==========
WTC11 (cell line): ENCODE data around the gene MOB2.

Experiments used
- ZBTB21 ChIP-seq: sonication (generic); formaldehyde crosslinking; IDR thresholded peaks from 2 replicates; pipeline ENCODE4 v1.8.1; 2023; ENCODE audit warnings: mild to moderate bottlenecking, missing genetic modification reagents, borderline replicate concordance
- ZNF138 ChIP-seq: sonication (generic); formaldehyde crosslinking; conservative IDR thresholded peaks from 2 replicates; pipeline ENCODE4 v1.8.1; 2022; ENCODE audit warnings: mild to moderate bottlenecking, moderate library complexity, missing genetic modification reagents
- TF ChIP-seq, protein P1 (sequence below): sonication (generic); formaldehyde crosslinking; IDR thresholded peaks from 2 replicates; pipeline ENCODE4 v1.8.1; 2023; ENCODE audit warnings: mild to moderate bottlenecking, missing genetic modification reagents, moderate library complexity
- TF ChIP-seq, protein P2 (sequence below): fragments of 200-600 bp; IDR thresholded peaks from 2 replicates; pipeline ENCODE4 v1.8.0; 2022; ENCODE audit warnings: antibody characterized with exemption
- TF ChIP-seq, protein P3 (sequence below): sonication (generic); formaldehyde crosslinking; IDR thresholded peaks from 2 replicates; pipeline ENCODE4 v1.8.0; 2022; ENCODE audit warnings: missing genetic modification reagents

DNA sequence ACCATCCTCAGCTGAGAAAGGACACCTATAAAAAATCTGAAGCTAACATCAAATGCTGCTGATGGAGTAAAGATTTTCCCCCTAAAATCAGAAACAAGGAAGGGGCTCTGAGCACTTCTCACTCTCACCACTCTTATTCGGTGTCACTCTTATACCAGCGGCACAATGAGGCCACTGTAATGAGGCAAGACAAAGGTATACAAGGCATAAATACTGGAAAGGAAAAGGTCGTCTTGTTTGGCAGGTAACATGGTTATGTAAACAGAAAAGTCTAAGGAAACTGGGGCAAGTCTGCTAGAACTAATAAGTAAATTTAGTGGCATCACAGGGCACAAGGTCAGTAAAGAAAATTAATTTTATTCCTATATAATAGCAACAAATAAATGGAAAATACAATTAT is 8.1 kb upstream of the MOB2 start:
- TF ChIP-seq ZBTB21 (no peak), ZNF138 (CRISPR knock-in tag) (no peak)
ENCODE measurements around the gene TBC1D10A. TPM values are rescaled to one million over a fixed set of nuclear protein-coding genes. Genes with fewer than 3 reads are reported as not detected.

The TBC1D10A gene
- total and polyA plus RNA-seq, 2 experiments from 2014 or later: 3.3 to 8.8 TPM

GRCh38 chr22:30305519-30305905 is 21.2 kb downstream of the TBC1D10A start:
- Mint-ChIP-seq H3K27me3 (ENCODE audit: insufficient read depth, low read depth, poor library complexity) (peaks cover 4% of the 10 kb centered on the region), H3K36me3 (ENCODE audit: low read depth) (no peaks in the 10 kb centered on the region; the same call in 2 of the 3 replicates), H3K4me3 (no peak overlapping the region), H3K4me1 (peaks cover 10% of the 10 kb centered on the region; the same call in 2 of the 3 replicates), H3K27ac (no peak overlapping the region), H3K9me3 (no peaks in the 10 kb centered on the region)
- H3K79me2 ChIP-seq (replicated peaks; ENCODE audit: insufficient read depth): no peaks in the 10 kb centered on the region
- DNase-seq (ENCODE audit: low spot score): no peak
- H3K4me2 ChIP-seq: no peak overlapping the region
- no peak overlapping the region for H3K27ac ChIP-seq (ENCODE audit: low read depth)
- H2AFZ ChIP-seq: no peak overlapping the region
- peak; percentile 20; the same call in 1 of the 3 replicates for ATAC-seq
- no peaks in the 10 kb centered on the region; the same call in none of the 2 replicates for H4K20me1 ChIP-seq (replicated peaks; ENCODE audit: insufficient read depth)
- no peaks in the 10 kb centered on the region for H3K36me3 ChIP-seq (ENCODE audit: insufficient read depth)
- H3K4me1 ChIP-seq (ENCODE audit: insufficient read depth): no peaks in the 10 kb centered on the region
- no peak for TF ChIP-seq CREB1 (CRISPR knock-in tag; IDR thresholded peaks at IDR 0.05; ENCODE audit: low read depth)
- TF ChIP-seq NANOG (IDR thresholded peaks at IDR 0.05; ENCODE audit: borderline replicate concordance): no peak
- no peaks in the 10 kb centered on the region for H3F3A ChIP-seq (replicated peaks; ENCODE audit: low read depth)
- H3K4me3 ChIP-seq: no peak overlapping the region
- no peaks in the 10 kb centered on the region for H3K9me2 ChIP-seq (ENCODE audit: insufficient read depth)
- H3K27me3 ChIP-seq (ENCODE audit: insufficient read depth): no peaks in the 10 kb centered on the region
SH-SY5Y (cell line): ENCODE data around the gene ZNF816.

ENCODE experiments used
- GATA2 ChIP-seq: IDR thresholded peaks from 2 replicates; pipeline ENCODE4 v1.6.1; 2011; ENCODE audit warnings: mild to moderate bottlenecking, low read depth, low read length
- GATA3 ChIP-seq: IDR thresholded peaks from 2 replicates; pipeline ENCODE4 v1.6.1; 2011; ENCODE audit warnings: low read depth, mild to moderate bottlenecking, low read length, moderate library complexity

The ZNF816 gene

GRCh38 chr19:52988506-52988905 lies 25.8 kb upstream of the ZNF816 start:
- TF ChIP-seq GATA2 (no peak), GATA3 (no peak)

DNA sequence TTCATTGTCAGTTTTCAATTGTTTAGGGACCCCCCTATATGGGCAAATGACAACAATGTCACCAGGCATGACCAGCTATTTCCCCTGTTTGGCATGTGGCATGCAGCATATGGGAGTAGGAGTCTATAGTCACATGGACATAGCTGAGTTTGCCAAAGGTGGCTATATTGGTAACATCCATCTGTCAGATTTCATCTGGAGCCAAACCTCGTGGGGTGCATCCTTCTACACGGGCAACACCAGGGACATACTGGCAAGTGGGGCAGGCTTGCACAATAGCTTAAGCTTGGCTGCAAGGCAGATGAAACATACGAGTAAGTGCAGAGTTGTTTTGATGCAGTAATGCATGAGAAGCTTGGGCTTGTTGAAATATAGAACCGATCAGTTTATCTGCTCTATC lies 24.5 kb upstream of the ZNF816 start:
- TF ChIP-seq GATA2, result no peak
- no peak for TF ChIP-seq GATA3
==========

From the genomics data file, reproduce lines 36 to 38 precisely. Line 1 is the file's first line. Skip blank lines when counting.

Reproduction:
- TF ChIP-seq GATA2 (no peak), GATA3 (no peak)

DNA sequence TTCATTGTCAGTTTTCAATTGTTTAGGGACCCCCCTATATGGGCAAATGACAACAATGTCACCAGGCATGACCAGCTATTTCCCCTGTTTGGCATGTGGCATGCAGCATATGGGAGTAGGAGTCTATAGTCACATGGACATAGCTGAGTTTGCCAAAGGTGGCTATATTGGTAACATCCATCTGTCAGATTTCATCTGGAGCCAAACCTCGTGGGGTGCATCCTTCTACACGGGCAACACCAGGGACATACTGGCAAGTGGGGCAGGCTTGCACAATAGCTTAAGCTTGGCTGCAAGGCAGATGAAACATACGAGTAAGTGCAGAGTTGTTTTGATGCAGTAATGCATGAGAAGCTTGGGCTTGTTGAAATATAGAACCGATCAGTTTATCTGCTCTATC lies 24.5 kb upstream of the ZNF816 start:
- TF ChIP-seq GATA2, result no peak